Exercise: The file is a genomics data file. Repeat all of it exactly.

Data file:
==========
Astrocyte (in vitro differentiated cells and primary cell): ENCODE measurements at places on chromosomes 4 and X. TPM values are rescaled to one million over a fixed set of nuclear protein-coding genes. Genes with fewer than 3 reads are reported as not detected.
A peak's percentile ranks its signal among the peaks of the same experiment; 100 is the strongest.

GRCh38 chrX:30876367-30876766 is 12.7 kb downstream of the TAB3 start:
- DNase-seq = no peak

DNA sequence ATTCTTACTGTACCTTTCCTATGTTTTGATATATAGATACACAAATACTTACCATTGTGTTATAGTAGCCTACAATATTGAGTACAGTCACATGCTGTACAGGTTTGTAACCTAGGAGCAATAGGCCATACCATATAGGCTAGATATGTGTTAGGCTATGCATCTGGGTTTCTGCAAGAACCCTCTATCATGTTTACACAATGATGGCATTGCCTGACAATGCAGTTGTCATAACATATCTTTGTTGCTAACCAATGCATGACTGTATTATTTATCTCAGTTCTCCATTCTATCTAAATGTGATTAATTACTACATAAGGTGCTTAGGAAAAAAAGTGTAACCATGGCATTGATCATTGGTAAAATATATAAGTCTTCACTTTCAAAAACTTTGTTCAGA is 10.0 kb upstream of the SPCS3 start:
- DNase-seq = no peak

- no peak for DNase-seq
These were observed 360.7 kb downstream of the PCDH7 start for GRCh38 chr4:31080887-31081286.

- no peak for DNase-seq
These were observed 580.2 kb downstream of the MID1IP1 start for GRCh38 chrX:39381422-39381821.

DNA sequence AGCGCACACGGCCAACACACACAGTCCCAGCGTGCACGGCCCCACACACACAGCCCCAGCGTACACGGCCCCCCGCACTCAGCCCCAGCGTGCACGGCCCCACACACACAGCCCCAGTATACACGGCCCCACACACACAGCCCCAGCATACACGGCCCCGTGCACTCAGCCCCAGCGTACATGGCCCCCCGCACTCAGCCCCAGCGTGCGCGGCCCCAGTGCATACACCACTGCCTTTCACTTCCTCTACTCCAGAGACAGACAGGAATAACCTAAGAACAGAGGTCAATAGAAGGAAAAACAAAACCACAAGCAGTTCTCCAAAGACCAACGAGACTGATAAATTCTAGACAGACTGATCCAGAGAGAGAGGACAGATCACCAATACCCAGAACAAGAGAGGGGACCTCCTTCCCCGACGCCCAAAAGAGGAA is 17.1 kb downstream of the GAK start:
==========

Astrocyte (in vitro differentiated cells and primary cell): ENCODE measurements at places on chromosomes 4 and X. TPM values are rescaled to one million over a fixed set of nuclear protein-coding genes. Genes with fewer than 3 reads are reported as not detected.
A peak's percentile ranks its signal among the peaks of the same experiment; 100 is the strongest.

GRCh38 chrX:30876367-30876766 is 12.7 kb downstream of the TAB3 start:
- DNase-seq = no peak

DNA sequence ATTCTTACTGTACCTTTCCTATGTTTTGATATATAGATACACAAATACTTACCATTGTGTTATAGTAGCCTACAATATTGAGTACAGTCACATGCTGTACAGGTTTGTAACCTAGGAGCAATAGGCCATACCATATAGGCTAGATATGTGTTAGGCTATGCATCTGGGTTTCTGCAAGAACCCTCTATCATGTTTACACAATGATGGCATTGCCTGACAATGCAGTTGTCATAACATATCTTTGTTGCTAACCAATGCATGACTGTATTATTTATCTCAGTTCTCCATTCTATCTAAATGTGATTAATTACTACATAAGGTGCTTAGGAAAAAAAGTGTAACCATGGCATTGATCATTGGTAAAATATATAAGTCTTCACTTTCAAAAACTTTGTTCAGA is 10.0 kb upstream of the SPCS3 start:
- DNase-seq = no peak

- no peak for DNase-seq
These were observed 360.7 kb downstream of the PCDH7 start for GRCh38 chr4:31080887-31081286.

- no peak for DNase-seq
These were observed 580.2 kb downstream of the MID1IP1 start for GRCh38 chrX:39381422-39381821.

DNA sequence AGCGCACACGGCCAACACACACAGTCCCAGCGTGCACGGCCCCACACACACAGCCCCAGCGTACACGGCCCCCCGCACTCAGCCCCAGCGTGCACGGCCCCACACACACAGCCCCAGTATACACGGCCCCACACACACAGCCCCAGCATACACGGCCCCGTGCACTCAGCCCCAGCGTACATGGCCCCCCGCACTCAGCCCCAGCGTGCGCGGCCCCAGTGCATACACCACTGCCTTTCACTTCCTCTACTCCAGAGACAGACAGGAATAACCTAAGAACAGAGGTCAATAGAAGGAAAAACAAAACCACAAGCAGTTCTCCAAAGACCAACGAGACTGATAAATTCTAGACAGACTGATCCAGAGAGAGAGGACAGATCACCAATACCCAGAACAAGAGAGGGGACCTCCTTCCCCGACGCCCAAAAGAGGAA is 17.1 kb downstream of the GAK start: